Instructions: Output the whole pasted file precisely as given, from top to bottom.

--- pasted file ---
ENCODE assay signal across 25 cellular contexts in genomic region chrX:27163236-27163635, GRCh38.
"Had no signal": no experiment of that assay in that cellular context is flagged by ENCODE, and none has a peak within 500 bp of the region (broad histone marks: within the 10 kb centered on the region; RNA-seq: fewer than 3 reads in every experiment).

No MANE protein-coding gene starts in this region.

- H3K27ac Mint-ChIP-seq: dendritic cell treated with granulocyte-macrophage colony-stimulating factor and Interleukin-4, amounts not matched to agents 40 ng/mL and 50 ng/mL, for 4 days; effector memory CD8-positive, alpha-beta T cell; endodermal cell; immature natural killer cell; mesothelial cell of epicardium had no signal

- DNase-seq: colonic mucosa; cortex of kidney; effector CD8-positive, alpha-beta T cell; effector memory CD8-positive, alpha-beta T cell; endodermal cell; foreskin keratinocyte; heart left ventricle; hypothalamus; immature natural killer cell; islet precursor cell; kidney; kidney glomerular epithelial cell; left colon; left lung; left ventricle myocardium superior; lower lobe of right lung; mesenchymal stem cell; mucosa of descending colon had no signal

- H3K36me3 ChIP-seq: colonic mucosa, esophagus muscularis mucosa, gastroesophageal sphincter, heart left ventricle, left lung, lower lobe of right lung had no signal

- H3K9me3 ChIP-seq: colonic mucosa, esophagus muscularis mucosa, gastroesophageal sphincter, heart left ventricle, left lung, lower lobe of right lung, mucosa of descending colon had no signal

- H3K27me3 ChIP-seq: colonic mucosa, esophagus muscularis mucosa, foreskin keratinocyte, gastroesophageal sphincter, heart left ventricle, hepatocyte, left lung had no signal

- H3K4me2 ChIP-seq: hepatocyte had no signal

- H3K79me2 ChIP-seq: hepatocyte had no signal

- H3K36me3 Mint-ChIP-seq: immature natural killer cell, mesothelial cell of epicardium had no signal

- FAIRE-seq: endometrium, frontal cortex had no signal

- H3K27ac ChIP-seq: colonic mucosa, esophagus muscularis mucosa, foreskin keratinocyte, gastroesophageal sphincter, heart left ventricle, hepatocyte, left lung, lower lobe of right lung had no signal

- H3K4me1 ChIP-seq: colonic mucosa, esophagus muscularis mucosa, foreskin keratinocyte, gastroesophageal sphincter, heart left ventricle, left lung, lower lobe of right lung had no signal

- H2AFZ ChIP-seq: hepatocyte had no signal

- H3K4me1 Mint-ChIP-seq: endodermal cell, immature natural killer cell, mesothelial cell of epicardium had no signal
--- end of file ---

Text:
ENCODE assay signal across 25 cellular contexts in genomic region chrX:27163236-27163635, GRCh38.
"Had no signal": no experiment of that assay in that cellular context is flagged by ENCODE, and none has a peak within 500 bp of the region (broad histone marks: within the 10 kb centered on the region; RNA-seq: fewer than 3 reads in every experiment).

No MANE protein-coding gene starts in this region.

- H3K27ac Mint-ChIP-seq: dendritic cell treated with granulocyte-macrophage colony-stimulating factor and Interleukin-4, amounts not matched to agents 40 ng/mL and 50 ng/mL, for 4 days; effector memory CD8-positive, alpha-beta T cell; endodermal cell; immature natural killer cell; mesothelial cell of epicardium had no signal

- DNase-seq: colonic mucosa; cortex of kidney; effector CD8-positive, alpha-beta T cell; effector memory CD8-positive, alpha-beta T cell; endodermal cell; foreskin keratinocyte; heart left ventricle; hypothalamus; immature natural killer cell; islet precursor cell; kidney; kidney glomerular epithelial cell; left colon; left lung; left ventricle myocardium superior; lower lobe of right lung; mesenchymal stem cell; mucosa of descending colon had no signal

- H3K36me3 ChIP-seq: colonic mucosa, esophagus muscularis mucosa, gastroesophageal sphincter, heart left ventricle, left lung, lower lobe of right lung had no signal

- H3K9me3 ChIP-seq: colonic mucosa, esophagus muscularis mucosa, gastroesophageal sphincter, heart left ventricle, left lung, lower lobe of right lung, mucosa of descending colon had no signal

- H3K27me3 ChIP-seq: colonic mucosa, esophagus muscularis mucosa, foreskin keratinocyte, gastroesophageal sphincter, heart left ventricle, hepatocyte, left lung had no signal

- H3K4me2 ChIP-seq: hepatocyte had no signal

- H3K79me2 ChIP-seq: hepatocyte had no signal

- H3K36me3 Mint-ChIP-seq: immature natural killer cell, mesothelial cell of epicardium had no signal

- FAIRE-seq: endometrium, frontal cortex had no signal

- H3K27ac ChIP-seq: colonic mucosa, esophagus muscularis mucosa, foreskin keratinocyte, gastroesophageal sphincter, heart left ventricle, hepatocyte, left lung, lower lobe of right lung had no signal

- H3K4me1 ChIP-seq: colonic mucosa, esophagus muscularis mucosa, foreskin keratinocyte, gastroesophageal sphincter, heart left ventricle, left lung, lower lobe of right lung had no signal

- H2AFZ ChIP-seq: hepatocyte had no signal

- H3K4me1 Mint-ChIP-seq: endodermal cell, immature natural killer cell, mesothelial cell of epicardium had no signal